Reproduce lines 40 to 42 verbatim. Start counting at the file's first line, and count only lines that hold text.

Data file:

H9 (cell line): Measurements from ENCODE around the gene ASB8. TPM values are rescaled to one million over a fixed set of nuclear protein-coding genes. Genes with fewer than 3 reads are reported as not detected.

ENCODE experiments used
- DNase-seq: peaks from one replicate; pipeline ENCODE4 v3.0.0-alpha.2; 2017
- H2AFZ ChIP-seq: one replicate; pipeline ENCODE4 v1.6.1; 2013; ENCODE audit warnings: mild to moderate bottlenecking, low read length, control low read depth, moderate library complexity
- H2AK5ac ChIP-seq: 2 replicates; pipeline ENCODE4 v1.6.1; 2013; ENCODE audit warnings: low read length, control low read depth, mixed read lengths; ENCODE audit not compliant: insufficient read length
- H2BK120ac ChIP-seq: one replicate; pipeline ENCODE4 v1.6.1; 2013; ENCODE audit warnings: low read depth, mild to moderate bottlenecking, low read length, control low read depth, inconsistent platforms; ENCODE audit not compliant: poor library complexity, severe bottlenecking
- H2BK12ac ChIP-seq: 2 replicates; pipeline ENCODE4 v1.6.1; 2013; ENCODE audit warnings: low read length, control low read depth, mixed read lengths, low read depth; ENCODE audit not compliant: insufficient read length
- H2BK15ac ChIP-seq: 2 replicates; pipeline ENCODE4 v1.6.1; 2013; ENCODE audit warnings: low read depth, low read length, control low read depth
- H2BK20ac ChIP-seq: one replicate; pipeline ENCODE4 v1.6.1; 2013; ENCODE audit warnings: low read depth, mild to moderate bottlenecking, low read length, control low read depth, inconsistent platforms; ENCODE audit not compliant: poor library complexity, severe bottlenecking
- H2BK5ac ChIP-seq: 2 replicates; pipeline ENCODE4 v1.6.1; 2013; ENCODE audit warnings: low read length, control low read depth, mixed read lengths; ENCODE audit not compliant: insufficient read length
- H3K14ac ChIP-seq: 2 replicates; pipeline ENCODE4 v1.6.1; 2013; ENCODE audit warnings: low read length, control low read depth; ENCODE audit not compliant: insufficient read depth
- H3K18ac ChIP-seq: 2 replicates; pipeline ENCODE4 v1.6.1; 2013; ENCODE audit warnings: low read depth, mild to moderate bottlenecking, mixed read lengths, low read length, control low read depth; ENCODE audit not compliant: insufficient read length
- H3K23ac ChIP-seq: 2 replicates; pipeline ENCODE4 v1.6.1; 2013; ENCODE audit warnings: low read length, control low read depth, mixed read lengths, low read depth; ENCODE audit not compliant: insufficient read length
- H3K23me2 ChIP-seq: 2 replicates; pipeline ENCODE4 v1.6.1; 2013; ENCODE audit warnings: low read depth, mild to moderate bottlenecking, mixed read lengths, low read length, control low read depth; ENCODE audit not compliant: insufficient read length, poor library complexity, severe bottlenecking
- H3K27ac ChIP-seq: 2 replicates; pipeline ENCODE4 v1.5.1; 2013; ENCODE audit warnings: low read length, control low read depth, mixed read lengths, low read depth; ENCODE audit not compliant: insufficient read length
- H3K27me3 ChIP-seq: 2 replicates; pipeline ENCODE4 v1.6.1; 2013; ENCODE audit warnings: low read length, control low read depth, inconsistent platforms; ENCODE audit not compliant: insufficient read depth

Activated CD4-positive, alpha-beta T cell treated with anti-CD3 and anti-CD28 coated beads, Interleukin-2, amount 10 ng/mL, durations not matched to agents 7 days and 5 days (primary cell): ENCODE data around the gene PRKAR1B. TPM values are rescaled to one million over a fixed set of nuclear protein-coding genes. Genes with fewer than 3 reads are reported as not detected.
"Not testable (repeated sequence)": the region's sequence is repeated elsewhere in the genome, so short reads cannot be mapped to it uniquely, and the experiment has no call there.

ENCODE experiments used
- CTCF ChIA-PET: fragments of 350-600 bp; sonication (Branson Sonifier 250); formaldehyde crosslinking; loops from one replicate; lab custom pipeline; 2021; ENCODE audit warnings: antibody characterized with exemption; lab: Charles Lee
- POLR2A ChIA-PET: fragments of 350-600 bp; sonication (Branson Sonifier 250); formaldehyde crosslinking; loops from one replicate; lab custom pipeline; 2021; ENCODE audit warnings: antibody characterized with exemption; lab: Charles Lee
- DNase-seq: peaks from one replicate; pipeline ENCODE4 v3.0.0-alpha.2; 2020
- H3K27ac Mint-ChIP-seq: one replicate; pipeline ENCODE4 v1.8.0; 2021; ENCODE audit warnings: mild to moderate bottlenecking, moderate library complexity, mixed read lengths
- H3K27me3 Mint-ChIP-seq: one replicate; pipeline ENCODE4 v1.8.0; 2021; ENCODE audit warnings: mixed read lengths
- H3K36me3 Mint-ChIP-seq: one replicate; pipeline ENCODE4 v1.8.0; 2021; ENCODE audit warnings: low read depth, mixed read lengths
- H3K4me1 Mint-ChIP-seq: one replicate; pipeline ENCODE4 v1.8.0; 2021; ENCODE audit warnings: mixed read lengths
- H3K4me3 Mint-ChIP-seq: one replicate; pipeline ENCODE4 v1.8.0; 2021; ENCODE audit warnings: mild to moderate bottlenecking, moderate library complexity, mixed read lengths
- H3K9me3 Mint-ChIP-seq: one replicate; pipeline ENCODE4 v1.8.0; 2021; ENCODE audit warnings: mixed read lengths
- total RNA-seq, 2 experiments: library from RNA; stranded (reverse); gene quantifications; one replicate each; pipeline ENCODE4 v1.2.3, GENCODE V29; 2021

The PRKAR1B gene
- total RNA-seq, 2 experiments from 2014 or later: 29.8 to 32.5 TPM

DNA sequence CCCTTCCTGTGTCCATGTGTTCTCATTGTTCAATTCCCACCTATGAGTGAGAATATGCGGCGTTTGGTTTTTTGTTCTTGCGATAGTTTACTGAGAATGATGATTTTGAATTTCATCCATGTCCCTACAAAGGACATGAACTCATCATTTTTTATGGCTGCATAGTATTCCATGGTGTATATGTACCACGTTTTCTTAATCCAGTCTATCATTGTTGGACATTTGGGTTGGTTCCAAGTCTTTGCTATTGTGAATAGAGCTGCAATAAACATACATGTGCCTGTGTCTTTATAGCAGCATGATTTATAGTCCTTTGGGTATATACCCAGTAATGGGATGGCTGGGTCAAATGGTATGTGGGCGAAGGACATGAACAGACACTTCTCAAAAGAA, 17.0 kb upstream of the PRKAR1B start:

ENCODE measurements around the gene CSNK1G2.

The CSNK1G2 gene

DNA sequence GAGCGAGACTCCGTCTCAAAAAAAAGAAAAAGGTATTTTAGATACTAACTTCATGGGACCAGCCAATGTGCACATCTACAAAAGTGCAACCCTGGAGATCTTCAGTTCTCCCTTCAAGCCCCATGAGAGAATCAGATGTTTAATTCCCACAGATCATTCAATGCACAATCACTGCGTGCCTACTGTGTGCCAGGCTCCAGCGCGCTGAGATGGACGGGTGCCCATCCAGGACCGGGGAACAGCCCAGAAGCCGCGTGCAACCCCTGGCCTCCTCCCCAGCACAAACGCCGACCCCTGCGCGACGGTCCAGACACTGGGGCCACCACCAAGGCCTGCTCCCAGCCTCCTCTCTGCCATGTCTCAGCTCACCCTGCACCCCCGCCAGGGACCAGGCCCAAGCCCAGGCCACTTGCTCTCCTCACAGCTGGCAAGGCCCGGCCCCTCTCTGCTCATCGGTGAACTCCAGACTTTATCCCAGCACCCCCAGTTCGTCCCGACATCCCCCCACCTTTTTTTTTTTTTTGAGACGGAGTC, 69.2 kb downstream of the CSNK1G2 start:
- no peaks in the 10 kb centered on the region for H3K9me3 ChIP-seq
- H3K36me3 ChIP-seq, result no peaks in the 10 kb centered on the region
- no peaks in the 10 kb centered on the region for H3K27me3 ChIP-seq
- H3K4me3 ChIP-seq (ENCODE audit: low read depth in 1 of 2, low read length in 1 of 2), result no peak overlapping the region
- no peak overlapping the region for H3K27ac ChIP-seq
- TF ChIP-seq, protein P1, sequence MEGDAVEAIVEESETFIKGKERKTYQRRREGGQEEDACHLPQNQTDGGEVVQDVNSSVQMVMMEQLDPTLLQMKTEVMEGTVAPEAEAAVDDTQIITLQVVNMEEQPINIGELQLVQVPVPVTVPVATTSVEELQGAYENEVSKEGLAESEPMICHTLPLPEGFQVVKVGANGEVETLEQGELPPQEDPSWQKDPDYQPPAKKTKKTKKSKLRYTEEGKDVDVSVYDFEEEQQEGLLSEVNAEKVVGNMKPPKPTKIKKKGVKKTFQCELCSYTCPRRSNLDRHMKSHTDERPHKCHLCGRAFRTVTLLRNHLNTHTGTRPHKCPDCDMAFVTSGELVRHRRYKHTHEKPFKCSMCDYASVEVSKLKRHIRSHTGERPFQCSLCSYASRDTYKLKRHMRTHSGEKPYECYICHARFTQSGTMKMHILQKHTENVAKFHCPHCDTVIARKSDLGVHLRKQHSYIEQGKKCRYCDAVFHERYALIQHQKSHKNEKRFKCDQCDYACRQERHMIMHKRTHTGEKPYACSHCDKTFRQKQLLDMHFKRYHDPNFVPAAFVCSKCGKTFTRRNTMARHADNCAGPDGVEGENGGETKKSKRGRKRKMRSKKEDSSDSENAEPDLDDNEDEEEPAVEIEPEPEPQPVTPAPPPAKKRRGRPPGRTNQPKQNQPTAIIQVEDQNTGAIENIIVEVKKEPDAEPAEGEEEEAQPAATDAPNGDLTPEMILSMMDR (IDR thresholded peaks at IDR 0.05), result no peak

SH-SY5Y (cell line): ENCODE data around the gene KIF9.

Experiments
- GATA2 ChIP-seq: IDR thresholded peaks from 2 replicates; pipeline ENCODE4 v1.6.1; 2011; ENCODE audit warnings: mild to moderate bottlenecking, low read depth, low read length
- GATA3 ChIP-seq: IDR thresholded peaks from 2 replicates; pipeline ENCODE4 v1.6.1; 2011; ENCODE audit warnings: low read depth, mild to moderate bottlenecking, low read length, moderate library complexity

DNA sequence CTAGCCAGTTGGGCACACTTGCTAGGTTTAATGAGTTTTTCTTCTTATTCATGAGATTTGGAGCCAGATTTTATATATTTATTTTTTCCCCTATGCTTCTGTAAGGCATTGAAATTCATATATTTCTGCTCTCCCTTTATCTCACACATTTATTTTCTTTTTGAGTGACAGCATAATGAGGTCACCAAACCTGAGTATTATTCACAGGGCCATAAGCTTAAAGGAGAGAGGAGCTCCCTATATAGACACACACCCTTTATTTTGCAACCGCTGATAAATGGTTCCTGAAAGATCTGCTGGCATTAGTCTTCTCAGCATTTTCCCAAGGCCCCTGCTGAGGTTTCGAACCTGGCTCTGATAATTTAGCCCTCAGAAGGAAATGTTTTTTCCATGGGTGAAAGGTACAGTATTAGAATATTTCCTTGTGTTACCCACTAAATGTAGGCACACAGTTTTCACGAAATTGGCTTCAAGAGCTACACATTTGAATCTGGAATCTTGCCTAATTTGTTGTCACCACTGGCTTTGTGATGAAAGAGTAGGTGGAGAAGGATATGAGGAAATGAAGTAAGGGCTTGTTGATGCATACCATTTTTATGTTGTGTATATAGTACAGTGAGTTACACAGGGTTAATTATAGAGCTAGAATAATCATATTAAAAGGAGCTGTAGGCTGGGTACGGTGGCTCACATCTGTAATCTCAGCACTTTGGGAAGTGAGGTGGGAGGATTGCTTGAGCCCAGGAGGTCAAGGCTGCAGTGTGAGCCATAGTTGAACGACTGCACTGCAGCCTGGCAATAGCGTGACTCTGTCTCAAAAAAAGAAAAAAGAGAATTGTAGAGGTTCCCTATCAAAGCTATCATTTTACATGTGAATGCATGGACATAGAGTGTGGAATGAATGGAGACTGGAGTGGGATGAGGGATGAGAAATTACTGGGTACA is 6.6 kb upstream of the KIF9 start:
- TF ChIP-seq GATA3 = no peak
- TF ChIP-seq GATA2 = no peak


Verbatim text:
- no peak overlapping the region for H3K27ac ChIP-seq
- TF ChIP-seq, protein P1, sequence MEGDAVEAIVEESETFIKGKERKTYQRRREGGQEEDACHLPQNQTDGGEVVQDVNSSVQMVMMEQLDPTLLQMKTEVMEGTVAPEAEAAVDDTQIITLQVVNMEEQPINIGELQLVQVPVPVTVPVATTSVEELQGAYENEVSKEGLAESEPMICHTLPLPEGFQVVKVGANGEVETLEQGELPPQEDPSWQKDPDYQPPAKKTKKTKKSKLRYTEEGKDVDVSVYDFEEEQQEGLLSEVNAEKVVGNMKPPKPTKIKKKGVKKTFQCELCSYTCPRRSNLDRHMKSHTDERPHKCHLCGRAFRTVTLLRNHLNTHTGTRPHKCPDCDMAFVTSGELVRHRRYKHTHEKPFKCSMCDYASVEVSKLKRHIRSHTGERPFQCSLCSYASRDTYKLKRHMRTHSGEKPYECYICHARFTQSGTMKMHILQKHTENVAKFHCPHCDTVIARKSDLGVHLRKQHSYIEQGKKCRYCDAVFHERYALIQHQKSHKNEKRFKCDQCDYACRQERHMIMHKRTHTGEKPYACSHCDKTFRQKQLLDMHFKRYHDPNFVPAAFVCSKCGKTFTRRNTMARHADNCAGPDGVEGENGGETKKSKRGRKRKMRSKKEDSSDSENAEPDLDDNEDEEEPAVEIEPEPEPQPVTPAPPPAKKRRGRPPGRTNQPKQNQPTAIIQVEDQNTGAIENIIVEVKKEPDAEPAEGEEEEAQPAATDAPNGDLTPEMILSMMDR (IDR thresholded peaks at IDR 0.05), result no peak

SH-SY5Y (cell line): ENCODE data around the gene KIF9.